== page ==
Barack Obama’s hasty withdrawal of U.S. forces from Iraq in early 2011 set the stage for America’s indefinite return. The ill-trained Iraqi Security Forces proved insufficient to preserve the country’s regional integrity, as the world learned when it watched their thorough routing by ISIS-aligned militias in 2014.
Obama knew the ISF could not hold the line. That was one of the reasons he tried to buttress the shaky Iraqi army by strengthening the hand of Shiite militias in Iraq, despite their ties to Iran. After all, as a London-based intelligence analyst told the Times in 2015, “the only force with the ability to bring Kurdish troops, the Iraqi Army, and the Shiite militias together to fight the Islamic State is Iran.” But giving Iran a free hand in the region coupled with American withdrawal had unforeseen consequences—among them, a new spirit of activism among the region’s Sunni powers.
The situation in Yemen that persists today is indicative of the Obama administration’s folly. “The U.S. has formed ties with Houthi rebels who seized control of Yemen’s capital,” the Wall Street Journal reported in early 2015. The administration’s goal was to maintain the intergovernmental ties that facilitated a covert American campaign targeting al-Qaeda on the Arabian Peninsula. But the Obama White House’s overtures were rebuffed by the “anti-American” Iran-aligned militia, and the U.S. eventually consented to Saudi military action against the rebel regime. “President Obama has authorized the provision of logistical and intelligence support to [Gulf Cooperation Council]-led military operations,” Obama’s National Security Council spokeswoman Bernadette Meehan said of the Saudi-led attack on Houthi targets.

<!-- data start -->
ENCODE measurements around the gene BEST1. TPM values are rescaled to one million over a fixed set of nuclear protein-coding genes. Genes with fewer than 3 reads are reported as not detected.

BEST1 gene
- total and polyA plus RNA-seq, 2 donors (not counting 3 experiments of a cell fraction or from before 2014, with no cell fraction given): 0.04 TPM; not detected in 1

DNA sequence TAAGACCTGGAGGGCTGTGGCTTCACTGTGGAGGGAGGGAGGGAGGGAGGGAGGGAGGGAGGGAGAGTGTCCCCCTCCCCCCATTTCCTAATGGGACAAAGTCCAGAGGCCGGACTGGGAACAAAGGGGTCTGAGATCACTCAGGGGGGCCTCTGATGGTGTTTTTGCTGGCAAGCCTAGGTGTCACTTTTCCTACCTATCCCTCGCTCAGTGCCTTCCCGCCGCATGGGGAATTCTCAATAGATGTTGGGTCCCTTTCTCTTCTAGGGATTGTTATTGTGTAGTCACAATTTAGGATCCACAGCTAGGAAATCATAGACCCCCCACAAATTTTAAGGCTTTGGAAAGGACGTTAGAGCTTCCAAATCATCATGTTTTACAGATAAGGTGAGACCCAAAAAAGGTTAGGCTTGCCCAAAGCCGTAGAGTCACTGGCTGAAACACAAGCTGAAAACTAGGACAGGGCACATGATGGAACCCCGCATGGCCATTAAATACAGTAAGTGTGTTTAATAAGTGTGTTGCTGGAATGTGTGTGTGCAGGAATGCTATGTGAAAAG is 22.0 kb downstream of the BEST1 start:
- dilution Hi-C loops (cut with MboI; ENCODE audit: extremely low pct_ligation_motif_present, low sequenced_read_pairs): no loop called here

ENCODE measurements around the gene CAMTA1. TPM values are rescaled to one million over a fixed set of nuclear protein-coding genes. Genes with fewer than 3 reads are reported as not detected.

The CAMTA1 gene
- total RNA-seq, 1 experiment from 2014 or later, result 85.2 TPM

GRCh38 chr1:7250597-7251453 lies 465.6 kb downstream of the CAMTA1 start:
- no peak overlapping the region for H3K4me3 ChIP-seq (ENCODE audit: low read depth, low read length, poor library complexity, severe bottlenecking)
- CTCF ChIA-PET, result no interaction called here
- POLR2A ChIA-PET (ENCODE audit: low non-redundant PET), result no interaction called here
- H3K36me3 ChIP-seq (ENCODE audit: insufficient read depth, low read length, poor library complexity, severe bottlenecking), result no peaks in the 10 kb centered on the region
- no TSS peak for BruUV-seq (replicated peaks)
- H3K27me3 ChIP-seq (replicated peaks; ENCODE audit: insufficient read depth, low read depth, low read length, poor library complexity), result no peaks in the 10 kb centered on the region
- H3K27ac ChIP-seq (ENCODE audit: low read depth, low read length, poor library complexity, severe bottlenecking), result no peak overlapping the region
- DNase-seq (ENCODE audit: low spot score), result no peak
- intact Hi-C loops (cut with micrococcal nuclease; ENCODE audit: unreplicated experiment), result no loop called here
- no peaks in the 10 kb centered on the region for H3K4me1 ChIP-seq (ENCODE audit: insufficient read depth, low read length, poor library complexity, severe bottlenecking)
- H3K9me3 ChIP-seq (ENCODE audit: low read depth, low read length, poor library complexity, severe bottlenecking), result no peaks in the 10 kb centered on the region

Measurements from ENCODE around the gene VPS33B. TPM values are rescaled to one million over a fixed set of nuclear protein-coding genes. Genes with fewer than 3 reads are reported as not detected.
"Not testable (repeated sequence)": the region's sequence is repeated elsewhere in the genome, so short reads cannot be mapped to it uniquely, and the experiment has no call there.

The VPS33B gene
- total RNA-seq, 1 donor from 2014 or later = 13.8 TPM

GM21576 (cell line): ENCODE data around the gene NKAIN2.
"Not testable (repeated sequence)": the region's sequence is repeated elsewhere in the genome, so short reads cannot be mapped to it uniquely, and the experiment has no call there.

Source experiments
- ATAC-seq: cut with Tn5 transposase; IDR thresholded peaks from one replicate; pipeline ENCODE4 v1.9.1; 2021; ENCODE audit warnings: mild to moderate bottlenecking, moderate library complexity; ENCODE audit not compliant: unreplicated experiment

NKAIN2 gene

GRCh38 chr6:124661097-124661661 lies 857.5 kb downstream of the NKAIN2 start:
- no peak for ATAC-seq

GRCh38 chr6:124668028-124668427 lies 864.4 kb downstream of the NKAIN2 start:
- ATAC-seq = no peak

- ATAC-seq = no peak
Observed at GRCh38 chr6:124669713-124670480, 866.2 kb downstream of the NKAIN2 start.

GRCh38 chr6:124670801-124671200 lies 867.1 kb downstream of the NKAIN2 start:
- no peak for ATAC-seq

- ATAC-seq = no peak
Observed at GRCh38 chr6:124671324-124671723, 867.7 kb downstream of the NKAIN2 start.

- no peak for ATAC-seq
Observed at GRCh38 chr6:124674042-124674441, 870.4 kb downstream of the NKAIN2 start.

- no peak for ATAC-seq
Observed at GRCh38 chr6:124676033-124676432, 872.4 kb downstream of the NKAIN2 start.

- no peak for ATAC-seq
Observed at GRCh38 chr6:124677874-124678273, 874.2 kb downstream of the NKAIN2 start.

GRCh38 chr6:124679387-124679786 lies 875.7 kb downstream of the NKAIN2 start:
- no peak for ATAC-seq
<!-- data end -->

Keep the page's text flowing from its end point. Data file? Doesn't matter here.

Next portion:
At least Riyadh gave the White House the courtesy of a heads-up. The same cannot be said of Egypt and the United Arab Emirates. Cairo and Abu Dhabi did not even bother to inform Washington in 2014, when the two states launched a campaign of airstrikes on Islamist militias in Libya, “leaving the Obama administration on the sidelines.” Meanwhile, those and other Sunni states were laying the diplomatic groundwork for a thaw in relations with Israel to create a regional bulwark against Iranian expansionism; a felicitous development, but one that came at the expense of America’s regional authority.
To its credit, the Trump administration re-engaged with the region, both militarily and diplomatically. It set aside “leading from behind” in favor of plain, old leading, and it guided a diplomatic breakthrough already underway to its culmination in the form of the Abraham Accords. Despite Donald Trump’s desire to extricate the U.S. from this complicated region, his administration’s willingness to engage with it set the stage for some of its greatest achievements.
The lesson of the last decade of U.S. policy in the Middle East seems rather clear: American interests are more likely to be achieved by engaging with the region on its own terms. Hopefully, the Biden White House can see through the miasma of its ideological hostility toward the Middle East’s key players to know that their goals are advanced by dealing with the world as it is.